Updated: Oct 3, 2022
I’ve heard this said more than once before. In fact, I have even had this thought run through my head a couple of times in my 7 parenting years.
Parenting is tough. And for those who are not parents, but are keen to start the parenting journey, a thought like that might seem unfathomable. Brains are masterful negative story tellers and problem solvers. Not everything our brain tells us is true and sometimes it goes down a rabbit hole of terrible problem solving. We feel pain. We feel overwhelmed. Sometimes every day. And when the brain exceeds it’s capacity to cope, it can generate very unhelpful thoughts like the one above or sometimes even suicidal thoughts. It doesn’t mean that a parent would necessarily act on such a thought or even spend a great deal of time thinking about it (although this could be true - no judgement, but help is possible). Thoughts are automatic and just pop in. We don’t need to think about thinking. So you’re not a bad person, if you have all sorts of random, painful thoughts coming in when you’re overwhelmed. You can learn to not react to every thought that comes up though. You can learn to understand why such a thought might be there and what you could do to help your clearly overwhelmed brain. First Step - take a break, take some time out to rest, regularly. And do more, if it’s still not working. Set aside a full day each month or even half a day, that is just you time. And set aside daily time, that might even just be five or ten minutes to do a meditation, read a couple of pages of a book, lay down on your bed and close your eyes. Step outside with your feet on the ground Second Step - Learn some defusion exercises to help unhook yourself from your thinking for a moment. You don’t have to believe everything you think. And even if you do believe it, ask yourself, is holding on to this thought, helping me to change my experience? Close your eyes for a moment and just think whatever negative thought you’re saying e.g. “I’m useless” or “I’m not cut out for this.” Then add the words “I’m having the thought that xyz.” Notice what happens. Then add “Notice I’m having the thought that xyz.” Notice what happens. Have you done it? No? Quick, close your eyes and do it. Notice what happens. Done it? Good? What happened? Did you feel a little more distant from the thought, when you added the words “Im having the thought and Notice I’m having the thought?” Most people start to get a sense of feeling like the thought is slightly more a neutral statement or just words their brain is telling them, rather than something that they have to believe. Although, sometimes people do struggle with the exercise and don’t necessarily see any change or it might them feel a bit worse. That isn’t the goal, but don’t feel bad if that was you! Try this one - and do try it. Your brain might judge it as you read the words and think that won’t help. Close your eyes. Think your thought “xyz” Now bring to mind any funny movie character (personally I’m channelling David from Schitts Creek haha - if you haven’t watched it yet, you need to!).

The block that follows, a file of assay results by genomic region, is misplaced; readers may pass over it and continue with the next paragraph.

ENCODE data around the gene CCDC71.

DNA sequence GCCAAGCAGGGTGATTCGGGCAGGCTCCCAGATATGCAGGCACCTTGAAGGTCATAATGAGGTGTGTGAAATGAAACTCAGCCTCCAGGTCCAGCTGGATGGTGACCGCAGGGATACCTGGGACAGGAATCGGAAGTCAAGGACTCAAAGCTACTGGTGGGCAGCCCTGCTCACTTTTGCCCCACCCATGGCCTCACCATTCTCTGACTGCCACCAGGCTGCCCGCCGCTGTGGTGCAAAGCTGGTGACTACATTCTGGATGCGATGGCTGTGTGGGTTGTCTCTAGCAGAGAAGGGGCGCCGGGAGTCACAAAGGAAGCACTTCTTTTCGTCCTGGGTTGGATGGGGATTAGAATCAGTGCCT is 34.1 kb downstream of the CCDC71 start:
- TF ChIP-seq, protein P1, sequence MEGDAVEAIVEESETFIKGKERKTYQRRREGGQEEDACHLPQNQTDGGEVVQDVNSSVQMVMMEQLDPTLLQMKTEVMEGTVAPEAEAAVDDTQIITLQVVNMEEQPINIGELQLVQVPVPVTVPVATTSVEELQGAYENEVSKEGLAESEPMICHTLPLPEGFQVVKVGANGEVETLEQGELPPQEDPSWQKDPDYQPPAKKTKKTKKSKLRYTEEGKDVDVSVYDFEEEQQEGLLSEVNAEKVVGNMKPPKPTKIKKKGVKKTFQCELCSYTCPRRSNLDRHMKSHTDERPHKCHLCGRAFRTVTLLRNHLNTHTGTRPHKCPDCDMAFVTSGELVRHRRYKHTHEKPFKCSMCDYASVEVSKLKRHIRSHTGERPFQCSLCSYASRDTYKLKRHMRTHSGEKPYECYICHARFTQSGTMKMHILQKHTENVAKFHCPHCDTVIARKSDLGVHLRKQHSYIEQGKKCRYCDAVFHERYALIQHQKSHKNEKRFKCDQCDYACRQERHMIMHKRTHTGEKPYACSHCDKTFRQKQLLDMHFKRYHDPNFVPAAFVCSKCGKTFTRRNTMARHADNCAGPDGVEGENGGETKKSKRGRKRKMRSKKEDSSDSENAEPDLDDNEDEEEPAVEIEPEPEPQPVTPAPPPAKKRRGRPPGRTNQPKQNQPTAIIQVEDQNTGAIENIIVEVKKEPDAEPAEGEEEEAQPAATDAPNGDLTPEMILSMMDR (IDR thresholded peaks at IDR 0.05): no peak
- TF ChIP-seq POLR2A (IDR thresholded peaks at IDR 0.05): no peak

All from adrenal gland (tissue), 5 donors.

Got a character? Good. Really picture them as best you can, their mannerisms, the funny things they do. And imagine them saying the thought out loud. What happens?
Again, did you get a sense of distance? Did your thought feel a little less believable. Like you didn’t have to give it intense attention. Like it didn’t have to ruin your life or stop you from being the best Mum you can be?
Hopefully it did! Let me know how you went with those.
Third Step - Self Compassion
You're not a bad person for having negative or painful thoughts. Beating yourself up just makes you feel worse, on top of the painful thought! Easier said than done. But move on, seek support, speak to a friend or even speak to a professional if you're feeling overwhelmed. And if you're consistently low and finding parenting insurmountable, definitely seek some professional support. It's more than just talking, we'll give you practical strategies to help you cope.
You're doing a great job.
P.S. If you'd like some free MP3s to help you develop self compassion or to cope with painful thoughts, click over here and Ill send you some.
Also, for a limited time My Ultimate Online Program for Keeping Sane for Parents is 40% off
Payment plan is available too.
It's is filled with many practical strategies to help you manage painful feelings, like guilt, anger, how to rekindle the joy in parenting, understand your kids also how to enhance your partnership. 6 worksheets, 6 videos and 7 MP3s to help change your brain and cultivate self acceptance.
Sarah Purvey is a Clinical Psychologist and Mum of 2 girls aged 7 and 4. Sarah established her psychology practice, Eastern Shore Psychology in 2017, in Hobart Tasmania and has been practicing for 14 years. She also published her first book in 2019, titled Keep Sane and Parent On, based on her own experiences as a Mum and her clinical experience. Sarah loves supporting Mums and also helping adults heal from trauma.